The explosion of popular support for UKIP on social media has been nothing short of spectacular. Since the televised debates between Nigel Farage and Nick Clegg, UKIP support on Facebook has achieved some kind of critical mass, and must be breaking all growth records for a political party.

This is what happened in April:

ukip_facebook_likes_2014_cropped

Pretty impressive, an increase in support of 33% in one month, and the 100,000 “likes” barrier broken.

What happened next was even more amazing. Support on Facebook doubled in May. By 4th June, the 200,000 “likes” barrier had been broken.

Not bad for a party who, according to the “Obama Anglaise”, Chukka Umunna, is supported by people who are unable to do the basics online, such as browsing the web or sending an email.

And it didn’t stop there. Here’s the recent statistics in last 2 months courtesy of the UK General Election 2015 blog spot:

PARTY FACEBOOK PAGE

JUNES LIKES

MAYS LIKES

DIFFERENCE +

CONSERVATIVES

217K

172K

45K

UKIP

207K

120K

87K

LABOUR

175K

166K

9K

LIB DEMS

96K

94K

2K

Those figures reflect the position on 7th June, and after that I tracked the relative daily progress of UKIP and the Conservatives. UKIP’s rate of movement was twice that of the Tories. Day by day the gap narrowed until sometime around the middle of the month UKIP was within 900 “likes” of the Tories, at around the 223K point.

Then something happened about 10 days ago. The Tories started to accelerate away from UKIP. Here’s the relative likes as I write this:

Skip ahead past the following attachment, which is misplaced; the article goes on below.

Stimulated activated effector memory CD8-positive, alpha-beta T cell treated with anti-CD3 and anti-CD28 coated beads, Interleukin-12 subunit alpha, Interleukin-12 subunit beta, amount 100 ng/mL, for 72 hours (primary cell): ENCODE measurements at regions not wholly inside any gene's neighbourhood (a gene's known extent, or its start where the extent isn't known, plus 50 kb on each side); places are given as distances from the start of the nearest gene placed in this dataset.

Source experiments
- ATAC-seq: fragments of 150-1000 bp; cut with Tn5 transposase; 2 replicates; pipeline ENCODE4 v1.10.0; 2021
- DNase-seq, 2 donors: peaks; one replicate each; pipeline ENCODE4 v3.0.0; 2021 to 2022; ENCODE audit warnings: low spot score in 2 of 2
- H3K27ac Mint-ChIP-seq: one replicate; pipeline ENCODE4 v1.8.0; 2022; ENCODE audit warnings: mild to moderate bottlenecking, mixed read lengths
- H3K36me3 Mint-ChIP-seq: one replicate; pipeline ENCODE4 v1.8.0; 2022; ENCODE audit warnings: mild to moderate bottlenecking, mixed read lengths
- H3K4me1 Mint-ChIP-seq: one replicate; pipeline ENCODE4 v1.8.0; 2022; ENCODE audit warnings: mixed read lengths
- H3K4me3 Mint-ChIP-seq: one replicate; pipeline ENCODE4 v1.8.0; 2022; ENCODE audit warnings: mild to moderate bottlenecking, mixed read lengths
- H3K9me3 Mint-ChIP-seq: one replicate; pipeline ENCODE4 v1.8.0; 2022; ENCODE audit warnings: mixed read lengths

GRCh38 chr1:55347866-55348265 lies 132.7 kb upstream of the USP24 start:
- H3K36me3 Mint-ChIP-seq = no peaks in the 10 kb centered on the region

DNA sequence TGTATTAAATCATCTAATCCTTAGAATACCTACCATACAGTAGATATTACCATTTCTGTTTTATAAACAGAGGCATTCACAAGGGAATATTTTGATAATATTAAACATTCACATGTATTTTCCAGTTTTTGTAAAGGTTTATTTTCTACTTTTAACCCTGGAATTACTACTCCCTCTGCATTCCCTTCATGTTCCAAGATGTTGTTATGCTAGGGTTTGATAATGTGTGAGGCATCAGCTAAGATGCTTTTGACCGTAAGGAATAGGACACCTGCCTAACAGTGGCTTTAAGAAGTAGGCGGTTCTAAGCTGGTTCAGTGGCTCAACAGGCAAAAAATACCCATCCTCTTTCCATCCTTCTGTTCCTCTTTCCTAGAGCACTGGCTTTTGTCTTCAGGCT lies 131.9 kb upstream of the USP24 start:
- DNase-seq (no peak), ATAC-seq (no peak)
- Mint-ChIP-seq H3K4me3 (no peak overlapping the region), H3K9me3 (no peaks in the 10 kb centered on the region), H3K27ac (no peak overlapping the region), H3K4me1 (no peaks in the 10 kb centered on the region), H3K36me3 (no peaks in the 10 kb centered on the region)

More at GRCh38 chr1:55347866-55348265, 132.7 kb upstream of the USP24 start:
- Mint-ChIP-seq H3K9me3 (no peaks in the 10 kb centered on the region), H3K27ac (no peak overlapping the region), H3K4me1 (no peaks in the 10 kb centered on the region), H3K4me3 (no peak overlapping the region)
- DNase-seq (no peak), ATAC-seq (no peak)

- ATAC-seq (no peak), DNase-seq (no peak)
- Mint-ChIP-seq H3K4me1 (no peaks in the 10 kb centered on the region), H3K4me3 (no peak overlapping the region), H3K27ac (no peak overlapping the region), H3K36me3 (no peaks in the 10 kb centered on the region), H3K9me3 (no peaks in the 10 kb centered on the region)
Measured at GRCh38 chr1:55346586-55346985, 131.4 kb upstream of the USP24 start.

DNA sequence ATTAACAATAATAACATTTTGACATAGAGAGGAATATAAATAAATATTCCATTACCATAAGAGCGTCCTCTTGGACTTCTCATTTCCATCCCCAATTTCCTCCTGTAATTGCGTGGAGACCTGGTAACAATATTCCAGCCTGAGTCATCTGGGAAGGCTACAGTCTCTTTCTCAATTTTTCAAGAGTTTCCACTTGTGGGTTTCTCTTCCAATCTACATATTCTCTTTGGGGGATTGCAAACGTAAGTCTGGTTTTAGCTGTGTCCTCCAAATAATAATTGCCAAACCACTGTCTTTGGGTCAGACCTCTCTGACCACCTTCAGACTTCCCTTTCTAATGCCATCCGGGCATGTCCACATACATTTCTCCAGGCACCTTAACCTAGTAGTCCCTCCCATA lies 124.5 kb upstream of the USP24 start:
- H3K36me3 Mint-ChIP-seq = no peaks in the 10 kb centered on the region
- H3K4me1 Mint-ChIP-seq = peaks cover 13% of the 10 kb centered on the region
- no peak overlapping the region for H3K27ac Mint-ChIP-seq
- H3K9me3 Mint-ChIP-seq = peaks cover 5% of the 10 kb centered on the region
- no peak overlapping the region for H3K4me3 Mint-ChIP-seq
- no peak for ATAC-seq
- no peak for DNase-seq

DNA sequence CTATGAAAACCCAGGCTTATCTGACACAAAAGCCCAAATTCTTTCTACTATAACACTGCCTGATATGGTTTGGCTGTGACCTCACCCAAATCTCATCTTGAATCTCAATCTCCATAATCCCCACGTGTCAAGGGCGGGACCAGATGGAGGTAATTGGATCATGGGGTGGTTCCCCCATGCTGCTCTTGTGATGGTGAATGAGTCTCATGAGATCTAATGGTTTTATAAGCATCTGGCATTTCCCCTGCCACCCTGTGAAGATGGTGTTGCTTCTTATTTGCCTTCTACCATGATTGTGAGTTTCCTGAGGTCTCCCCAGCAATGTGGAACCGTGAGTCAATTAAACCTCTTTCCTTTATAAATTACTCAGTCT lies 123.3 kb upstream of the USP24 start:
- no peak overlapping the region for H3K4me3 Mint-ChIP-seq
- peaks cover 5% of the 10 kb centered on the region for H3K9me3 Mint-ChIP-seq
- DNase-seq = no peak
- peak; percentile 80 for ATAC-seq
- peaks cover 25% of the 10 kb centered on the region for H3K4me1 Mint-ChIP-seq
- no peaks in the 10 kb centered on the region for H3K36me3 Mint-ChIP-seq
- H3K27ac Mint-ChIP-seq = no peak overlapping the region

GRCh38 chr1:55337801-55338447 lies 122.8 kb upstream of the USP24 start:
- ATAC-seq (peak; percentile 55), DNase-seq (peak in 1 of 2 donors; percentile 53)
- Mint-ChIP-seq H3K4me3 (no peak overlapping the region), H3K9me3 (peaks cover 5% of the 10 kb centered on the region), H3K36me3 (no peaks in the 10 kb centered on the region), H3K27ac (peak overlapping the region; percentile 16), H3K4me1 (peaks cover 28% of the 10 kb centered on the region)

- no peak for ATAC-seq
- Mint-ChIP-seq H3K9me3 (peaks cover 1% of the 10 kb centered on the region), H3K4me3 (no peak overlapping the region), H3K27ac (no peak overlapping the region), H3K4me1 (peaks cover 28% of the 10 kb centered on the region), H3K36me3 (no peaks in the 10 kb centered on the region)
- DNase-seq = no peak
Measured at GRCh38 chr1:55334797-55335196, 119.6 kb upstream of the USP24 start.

• Conservatives: 229,027
  • UKIP: 226,766

So, now the Tories lead by 2300 “likes”. I became suspicious and began to “dig”. While you cannot directly “buy” Facebook “likes”, there are “ways and means” as it is said. Here’s what the relevant Facebook help page says:

Can I buy likes for my Facebook Page?

No. Certain websites promise to provide large numbers of likes for your Page if you sign up and give them money. These websites typically use deceptive practices or are scams. People who like your Page this way will be less valuable to your Page because they won’t necessarily have a genuine interest in what your Page is about. If we detect that your Page is connected to this type of activity, we’ll place limits on your Page.

You can pay for ads to promote your Page so more people will see it. This can lead to more people liking your Page. Running ads isn’t the same as directly purchasing likes.

Browsing around the web, it is possible to find operators who will take your money and draw in Facebook likes, but the perceived wisdom is that it is not worth it, as these are not really useful “likes” if you are trying to promote a product. However, if your sole aim is to boost the numbers…

And then I found this, an article from The Independent back in March:

Whatever the reason for his apparent lack of popularity on social media, David Cameron’s team have resorted to paying to get him more Facebook likes.

Yes, Conservative strategists have forked out thousands in party funds on Facebook ads to get the David Cameron page more fans on the site, The Mail on Sunday reports.

Facebook wouldn’t reveal any specifics on the deal, but a marketing expert told the paper that the social media campaign would have set the party back around £7500.

So, if they found it necessary to shell out £7500 to promote “Call Me Dave” on Facebook, I’m pretty certain they could find the same again to boost the Conservative Party’s page.

My case rests, M’lud.

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